The 1953 flood has been described as the worst national peacetime disaster to hit the UK. Exceptional weather conditions, coupled with poor communications, meant that whole communities were given insufficient warning of the advancing threat.
Today, nearly one million homes and businesses in England and Wales are at risk from coastal flooding. However, the risk of a disaster on the scale of the 1953 floods has been significantly reduced due to the millions of pounds spent on flood defence and warning systems.
In 1953 there was no national flood warning service or coordination. Flood defence was organised by a number of river boards. They had emergency plans but were not linked on a national basis. Emergency plans were hampered by communications failures in most locations.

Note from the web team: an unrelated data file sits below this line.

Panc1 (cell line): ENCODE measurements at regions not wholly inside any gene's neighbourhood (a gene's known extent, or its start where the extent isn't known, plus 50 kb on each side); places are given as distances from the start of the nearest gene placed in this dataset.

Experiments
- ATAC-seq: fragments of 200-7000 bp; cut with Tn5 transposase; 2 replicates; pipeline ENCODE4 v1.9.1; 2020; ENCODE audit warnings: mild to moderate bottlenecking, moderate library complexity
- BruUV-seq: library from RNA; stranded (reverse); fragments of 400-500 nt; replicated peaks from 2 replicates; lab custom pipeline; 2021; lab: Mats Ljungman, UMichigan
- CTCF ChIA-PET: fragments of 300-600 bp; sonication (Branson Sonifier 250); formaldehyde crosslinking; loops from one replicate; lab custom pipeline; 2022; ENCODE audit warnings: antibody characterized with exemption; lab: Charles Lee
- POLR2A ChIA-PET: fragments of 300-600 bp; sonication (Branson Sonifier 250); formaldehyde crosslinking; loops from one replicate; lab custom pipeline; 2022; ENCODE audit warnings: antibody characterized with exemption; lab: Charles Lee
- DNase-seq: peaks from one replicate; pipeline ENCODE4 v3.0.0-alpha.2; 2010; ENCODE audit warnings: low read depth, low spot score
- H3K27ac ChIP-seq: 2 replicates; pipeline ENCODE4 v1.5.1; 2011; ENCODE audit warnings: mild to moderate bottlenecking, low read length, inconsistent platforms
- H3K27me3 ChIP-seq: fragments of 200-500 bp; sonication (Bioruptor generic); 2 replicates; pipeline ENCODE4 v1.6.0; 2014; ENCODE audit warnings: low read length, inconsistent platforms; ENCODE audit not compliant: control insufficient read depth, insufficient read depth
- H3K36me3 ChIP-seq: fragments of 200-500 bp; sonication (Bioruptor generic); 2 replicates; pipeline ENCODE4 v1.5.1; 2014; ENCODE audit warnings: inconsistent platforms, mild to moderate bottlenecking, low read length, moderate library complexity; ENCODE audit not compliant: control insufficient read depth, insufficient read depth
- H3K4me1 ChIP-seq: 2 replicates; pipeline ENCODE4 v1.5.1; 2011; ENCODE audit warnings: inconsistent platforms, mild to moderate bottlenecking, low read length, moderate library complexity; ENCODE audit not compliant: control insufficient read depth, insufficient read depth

The existence of proper flood warnings and communications would have greatly reduced the loss of life by allowing time for communities to be evacuated.
Following the floods, the Waverley committee was set up to report on the disaster and consider schemes to protect London. This led to the erection of the Thames Barrier, the world's largest moveable flood barrier, in 1982. It protects London and the upper reaches of the Thames from tidal flooding.
The Waverley committee also recommended that a national flood warning system be set up. This resulted in the creation of the Storm Tide Warning service, today known as the Storm Tide Forecasting Service (STFS) and operated by the Met Office, which provides 24-hour forecasts of tidal surge and wave activity.
In 1989 the National Rivers Authority was formed to oversee flood defence in England and Wales. Then, in 1996, the Environment Agency was created with overall responsibility for flood defence and flood warning.